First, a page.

Everyone loves guacamole, avocado salad, or avocados in their sandwiches. Sometimes we even have avocados added in smoothies or desserts. But how beneficial is eating avocados to our health and body? Let’s learn more about avocados and how healthy eating avocado is.
What is an avocado?
Avocado (Persea americana) or also known as alligator pears or butter fruit, is considered by most botanists as a berry fruit. Depending on the variety, avocados are medium-sized, single seed fruit with dark green bumpy or smooth skin. It has a creamy and rich texture of flesh that is deep chartreuse green in color near the skin and pale chartreuse green near the core.
Nutritional Facts of Avocado
It contains a wide variety of nutrients – 20 different vitamins and minerals such as:
- Vitamin K
- Vitamin C
- Vitamin B5
- Vitamin B6
- Vitamin E
- Vitamin A
- Vitamin B1 (Thiamine)
- Vitamin B2 (Riboflavin)
- Vitamin B3 (Niacin)
It does not contain cholesterol or sodium and is low in saturated fat, high in monounsaturated fat. Monounsaturated fat is a “good” fat that, when eaten in moderation, can help lower bad cholesterol.
It also contains more potassium compared to bananas. A 3.5 ounce (or 100-gram) serving of an avocado has 14% of the recommended daily allowance (RDA) of potassium compared to 10% in bananas. There are several studies show that having a high potassium intake can help reduce blood pressure.
The avocado fruits are also low in sugar and relatively rich in fiber. The 25% of the fiber in avocado is soluble (easily dissolves and broken down), while 75% is insoluble.
Health Benefits of Avocado
Avocados are not only the main ingredient of your favorite guacamole or your favorite dessert. Eating avocado can bring you a lot of health benefits such as:
1. Good for the heart
Avocado is a high-fat food, 77% of its calories are from fat. And, majority of these fats are the heart-healthy monounsaturated fatty acids are oleic acid. These heart-healthy fats can help lower cardiovascular inflammation and have beneficial effects on cancer genes.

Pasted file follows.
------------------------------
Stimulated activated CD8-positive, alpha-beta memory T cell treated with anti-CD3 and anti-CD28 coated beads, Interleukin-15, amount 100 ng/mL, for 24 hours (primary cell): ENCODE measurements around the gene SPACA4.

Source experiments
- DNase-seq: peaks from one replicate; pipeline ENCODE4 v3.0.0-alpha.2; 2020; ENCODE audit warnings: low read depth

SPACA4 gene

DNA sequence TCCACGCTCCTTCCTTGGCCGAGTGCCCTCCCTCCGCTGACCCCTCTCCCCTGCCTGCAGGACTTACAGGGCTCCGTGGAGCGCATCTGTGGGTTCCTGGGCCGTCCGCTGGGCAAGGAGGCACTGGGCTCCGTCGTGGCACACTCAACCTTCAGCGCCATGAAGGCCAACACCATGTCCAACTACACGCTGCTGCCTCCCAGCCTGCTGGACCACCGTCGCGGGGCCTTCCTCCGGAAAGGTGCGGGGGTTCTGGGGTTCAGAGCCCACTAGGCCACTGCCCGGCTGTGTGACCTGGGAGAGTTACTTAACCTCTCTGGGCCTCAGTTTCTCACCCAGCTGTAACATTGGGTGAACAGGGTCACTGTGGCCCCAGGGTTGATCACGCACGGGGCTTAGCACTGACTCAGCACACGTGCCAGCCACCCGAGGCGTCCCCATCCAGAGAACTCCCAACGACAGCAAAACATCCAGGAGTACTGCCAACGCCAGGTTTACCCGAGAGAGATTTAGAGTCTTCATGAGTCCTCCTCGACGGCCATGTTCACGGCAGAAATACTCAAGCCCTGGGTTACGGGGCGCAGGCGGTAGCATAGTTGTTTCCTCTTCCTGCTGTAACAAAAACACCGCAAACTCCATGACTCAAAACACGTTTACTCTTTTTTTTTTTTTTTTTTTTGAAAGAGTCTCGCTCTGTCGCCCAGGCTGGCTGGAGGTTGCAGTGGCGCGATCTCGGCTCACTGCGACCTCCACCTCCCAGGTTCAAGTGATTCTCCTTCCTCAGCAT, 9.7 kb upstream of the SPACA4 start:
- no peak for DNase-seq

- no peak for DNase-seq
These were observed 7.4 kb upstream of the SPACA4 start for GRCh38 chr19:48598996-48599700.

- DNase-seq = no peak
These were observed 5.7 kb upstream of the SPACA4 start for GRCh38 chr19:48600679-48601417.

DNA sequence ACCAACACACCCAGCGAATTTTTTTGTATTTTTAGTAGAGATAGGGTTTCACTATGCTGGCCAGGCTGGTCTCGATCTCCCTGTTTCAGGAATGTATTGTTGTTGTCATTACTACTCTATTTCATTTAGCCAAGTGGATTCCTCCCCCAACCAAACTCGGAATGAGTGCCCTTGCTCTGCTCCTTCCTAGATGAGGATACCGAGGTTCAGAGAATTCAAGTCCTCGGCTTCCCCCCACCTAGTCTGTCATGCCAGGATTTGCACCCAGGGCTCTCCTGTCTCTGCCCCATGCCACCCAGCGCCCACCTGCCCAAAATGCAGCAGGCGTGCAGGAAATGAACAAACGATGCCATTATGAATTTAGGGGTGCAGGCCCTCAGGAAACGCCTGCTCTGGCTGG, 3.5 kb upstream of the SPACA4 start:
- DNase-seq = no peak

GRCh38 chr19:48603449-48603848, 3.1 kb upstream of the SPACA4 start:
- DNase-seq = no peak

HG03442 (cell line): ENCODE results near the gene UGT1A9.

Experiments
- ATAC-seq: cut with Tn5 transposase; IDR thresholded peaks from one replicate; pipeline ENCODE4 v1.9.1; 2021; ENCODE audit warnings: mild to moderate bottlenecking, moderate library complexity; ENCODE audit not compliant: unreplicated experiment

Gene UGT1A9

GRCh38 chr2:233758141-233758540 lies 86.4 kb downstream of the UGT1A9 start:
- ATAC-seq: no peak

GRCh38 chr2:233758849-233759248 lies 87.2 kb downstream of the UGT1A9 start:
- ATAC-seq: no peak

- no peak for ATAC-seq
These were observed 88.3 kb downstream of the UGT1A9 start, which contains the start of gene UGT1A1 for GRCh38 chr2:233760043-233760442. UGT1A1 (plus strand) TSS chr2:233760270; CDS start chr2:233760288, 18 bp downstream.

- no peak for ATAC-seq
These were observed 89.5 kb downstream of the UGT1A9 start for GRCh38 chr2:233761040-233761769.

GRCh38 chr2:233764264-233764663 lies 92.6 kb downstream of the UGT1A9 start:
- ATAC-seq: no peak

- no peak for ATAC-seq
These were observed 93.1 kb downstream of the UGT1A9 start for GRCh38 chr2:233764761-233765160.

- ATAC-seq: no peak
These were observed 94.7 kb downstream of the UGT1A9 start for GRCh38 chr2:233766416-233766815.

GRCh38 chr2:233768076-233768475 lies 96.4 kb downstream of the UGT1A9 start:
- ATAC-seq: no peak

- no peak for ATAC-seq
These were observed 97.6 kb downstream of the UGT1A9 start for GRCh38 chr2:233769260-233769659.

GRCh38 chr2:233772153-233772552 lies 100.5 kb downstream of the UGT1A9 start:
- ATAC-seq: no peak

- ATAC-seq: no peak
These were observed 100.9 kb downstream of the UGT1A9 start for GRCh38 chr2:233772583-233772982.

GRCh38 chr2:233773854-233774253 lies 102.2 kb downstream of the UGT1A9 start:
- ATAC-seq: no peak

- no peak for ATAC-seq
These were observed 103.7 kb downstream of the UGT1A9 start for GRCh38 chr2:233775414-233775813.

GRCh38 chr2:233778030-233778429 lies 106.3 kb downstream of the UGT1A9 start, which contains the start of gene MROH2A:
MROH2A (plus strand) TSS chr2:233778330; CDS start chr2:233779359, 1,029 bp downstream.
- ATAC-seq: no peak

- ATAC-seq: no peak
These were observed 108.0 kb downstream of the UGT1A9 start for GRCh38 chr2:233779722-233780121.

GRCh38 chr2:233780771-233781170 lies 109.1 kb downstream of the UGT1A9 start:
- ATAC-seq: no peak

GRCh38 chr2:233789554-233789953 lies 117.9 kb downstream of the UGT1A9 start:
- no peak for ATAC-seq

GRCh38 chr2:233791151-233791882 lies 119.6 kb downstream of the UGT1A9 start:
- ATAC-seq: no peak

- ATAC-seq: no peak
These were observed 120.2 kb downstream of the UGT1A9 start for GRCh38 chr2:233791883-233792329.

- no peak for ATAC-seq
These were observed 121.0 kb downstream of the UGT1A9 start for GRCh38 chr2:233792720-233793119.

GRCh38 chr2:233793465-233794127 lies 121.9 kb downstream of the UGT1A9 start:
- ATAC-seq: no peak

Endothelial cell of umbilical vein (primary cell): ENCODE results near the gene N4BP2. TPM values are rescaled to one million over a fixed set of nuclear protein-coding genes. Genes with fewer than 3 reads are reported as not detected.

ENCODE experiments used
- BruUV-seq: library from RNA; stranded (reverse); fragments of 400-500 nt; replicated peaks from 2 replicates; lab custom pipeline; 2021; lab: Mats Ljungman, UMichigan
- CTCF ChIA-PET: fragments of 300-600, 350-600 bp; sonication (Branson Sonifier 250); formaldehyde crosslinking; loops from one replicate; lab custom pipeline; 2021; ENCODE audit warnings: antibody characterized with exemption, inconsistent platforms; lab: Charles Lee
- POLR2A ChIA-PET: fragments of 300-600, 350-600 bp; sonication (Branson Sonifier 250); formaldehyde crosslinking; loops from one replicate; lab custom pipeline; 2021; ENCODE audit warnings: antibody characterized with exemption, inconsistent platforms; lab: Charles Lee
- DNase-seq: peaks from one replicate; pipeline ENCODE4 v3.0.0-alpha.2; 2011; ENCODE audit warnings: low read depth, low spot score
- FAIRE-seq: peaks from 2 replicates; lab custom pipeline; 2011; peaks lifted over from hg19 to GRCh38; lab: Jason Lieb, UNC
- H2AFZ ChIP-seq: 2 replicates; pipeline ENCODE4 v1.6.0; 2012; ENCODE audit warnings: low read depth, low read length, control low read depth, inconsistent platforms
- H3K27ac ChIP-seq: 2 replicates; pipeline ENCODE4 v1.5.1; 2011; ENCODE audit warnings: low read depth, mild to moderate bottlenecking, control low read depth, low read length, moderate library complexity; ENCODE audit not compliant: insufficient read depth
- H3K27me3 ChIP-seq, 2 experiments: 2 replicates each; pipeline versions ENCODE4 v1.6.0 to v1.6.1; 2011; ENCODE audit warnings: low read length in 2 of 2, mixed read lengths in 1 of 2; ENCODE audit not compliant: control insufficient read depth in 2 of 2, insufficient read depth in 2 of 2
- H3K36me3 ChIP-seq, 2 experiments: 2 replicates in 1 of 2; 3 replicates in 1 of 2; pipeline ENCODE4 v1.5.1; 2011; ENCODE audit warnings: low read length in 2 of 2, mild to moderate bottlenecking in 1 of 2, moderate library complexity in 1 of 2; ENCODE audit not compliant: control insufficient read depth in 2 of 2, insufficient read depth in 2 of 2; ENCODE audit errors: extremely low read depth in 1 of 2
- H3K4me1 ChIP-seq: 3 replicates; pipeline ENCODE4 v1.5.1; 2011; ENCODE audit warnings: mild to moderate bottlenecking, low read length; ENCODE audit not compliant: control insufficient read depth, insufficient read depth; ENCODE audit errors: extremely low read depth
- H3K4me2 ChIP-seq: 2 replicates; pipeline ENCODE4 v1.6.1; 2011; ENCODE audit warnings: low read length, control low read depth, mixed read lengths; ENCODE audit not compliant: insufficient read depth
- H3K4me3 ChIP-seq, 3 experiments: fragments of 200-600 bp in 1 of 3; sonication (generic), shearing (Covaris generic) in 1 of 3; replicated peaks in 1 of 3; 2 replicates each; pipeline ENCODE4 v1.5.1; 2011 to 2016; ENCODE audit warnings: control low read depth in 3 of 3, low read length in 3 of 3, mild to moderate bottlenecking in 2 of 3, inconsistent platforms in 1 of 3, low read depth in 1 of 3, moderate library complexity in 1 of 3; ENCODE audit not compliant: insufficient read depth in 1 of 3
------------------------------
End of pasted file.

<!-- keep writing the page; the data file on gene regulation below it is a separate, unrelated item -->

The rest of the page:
The avocado fruit also contains a natural plant sterol called beta-sitosterol – 25 milligram per ounce. The regular consumption of beta-sitosterol and other plant sterols can significantly help in maintaining a healthy cholesterol level.
In a few controlled studies, although small and short-term, it is found out that adding avocado to your meal can help lower and maintain cholesterol levels. The findings below have been recorded.
- There is a significant reduction in the total cholesterol level.
- The blood triglycerides were reduced by up to 20%.
- LDL cholesterol decreased by up to 20%.
- HDL (good) cholesterol increased by up to 11%.
2. Good for the eyes
Eating avocados is beneficial to eye health since avocados contain lutein and zeaxanthin, which are phytochemicals that are mainly concentrated in the tissues in the eyes. Lutein and zeaxanthin provide antioxidant protection to help minimize eye damage, including damage from ultraviolet light.
A study shows that these phytochemicals (carotenoids) are linked to a drastically reduced risk of cataracts and macular degradation expected in older adults. The monounsaturated fatty acids in avocados support the absorption of beneficial fat-soluble antioxidants such as beta-carotene, which is good for the eyes.
3. It helps prevent and treat osteoporosis.
The nutrient that is often overlooked but is essential in supporting bone health is vitamin K. Avocados are rich in this vitamin. A half avocado can provide approximately 25% of the daily recommended intake of vitamin K. Having a diet with adequate vitamin K helps support bone health since it increases calcium absorption and reduces urinary excretion of calcium.